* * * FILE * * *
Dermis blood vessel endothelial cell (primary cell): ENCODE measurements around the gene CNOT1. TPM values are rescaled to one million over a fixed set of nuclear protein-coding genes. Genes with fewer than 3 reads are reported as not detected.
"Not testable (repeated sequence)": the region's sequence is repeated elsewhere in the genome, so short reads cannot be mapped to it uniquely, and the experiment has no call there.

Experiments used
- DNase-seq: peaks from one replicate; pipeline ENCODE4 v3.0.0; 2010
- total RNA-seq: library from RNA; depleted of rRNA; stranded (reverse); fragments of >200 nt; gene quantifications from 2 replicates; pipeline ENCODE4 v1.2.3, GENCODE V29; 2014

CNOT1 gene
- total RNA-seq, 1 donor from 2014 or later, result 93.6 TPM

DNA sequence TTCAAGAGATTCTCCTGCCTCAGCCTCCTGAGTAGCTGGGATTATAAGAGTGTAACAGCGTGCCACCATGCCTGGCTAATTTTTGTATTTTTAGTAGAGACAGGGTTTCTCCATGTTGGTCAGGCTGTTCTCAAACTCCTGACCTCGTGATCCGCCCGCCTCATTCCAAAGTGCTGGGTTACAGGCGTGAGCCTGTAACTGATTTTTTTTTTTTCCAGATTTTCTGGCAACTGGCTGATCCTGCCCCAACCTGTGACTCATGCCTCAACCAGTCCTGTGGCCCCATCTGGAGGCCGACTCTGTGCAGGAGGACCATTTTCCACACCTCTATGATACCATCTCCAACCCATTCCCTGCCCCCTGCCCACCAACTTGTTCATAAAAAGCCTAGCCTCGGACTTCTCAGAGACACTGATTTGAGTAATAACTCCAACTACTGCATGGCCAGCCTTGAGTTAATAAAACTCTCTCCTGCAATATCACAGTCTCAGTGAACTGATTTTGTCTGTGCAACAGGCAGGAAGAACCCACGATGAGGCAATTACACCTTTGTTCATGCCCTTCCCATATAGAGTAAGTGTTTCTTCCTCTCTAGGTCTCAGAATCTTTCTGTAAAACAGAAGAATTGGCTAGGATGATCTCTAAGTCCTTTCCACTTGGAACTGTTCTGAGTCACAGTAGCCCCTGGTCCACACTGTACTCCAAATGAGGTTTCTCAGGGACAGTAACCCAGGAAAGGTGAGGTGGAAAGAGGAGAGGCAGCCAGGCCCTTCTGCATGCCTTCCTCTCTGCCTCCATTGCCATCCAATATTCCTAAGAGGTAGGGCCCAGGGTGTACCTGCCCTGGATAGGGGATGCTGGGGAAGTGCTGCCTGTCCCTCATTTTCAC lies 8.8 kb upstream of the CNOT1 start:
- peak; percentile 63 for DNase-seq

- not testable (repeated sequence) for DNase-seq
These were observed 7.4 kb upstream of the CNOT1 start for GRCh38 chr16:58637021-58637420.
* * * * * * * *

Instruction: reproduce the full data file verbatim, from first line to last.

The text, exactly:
Dermis blood vessel endothelial cell (primary cell): ENCODE measurements around the gene CNOT1. TPM values are rescaled to one million over a fixed set of nuclear protein-coding genes. Genes with fewer than 3 reads are reported as not detected.
"Not testable (repeated sequence)": the region's sequence is repeated elsewhere in the genome, so short reads cannot be mapped to it uniquely, and the experiment has no call there.

Experiments used
- DNase-seq: peaks from one replicate; pipeline ENCODE4 v3.0.0; 2010
- total RNA-seq: library from RNA; depleted of rRNA; stranded (reverse); fragments of >200 nt; gene quantifications from 2 replicates; pipeline ENCODE4 v1.2.3, GENCODE V29; 2014

CNOT1 gene
- total RNA-seq, 1 donor from 2014 or later, result 93.6 TPM

DNA sequence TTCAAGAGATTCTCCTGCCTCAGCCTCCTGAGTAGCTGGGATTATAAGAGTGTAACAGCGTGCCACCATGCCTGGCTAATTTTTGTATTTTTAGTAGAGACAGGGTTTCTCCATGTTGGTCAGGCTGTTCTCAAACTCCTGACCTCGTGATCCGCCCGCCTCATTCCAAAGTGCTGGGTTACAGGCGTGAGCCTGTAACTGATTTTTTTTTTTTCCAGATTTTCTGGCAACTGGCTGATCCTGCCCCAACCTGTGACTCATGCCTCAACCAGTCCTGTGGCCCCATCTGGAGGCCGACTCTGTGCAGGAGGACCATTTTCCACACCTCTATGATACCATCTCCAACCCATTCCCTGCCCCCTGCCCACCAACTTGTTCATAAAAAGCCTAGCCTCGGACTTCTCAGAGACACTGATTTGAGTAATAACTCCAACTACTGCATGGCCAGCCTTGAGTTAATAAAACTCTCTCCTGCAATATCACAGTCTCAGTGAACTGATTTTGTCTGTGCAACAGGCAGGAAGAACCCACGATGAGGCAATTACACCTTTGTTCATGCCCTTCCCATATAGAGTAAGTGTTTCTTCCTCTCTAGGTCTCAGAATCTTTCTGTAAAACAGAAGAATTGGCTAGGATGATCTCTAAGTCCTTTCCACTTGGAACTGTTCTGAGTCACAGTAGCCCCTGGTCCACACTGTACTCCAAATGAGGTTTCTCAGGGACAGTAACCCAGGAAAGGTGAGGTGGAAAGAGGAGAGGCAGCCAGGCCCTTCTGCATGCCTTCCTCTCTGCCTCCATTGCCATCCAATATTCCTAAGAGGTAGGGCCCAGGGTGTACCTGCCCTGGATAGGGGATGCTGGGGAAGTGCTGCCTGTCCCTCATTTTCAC lies 8.8 kb upstream of the CNOT1 start:
- peak; percentile 63 for DNase-seq

- not testable (repeated sequence) for DNase-seq
These were observed 7.4 kb upstream of the CNOT1 start for GRCh38 chr16:58637021-58637420.